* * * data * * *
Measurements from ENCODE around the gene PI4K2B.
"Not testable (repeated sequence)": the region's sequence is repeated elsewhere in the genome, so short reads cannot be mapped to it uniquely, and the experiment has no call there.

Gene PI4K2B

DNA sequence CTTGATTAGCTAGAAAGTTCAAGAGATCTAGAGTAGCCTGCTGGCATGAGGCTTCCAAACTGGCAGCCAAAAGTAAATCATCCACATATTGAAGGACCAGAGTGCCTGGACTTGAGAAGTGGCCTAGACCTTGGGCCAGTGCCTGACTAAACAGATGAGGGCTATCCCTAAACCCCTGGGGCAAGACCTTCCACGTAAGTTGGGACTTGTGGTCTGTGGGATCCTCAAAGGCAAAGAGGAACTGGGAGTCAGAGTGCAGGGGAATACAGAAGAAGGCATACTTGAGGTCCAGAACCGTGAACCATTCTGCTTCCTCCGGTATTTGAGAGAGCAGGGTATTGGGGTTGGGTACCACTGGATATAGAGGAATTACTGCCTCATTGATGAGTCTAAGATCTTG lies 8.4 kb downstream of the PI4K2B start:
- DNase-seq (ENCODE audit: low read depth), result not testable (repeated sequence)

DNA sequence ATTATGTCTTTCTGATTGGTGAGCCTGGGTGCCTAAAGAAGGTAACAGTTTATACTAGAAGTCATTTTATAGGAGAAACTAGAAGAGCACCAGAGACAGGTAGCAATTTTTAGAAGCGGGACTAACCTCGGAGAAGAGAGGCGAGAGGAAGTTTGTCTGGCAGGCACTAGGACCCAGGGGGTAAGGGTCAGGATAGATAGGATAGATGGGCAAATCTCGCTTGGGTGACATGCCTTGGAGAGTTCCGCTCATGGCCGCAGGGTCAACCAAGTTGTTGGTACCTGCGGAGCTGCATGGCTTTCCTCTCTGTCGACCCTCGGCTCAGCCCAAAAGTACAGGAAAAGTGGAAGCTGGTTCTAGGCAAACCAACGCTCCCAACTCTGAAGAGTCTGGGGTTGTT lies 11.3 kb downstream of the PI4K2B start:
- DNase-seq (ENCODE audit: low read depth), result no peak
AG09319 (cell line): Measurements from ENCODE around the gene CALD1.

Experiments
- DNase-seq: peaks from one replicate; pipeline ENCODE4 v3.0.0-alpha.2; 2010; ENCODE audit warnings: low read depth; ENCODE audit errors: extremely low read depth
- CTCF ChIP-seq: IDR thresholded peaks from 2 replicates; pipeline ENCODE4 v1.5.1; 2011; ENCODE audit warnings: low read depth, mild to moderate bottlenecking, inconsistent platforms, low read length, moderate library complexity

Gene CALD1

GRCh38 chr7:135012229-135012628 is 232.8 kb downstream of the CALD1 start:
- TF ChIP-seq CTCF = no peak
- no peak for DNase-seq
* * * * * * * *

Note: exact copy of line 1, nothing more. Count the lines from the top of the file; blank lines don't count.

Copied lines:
Measurements from ENCODE around the gene PI4K2B.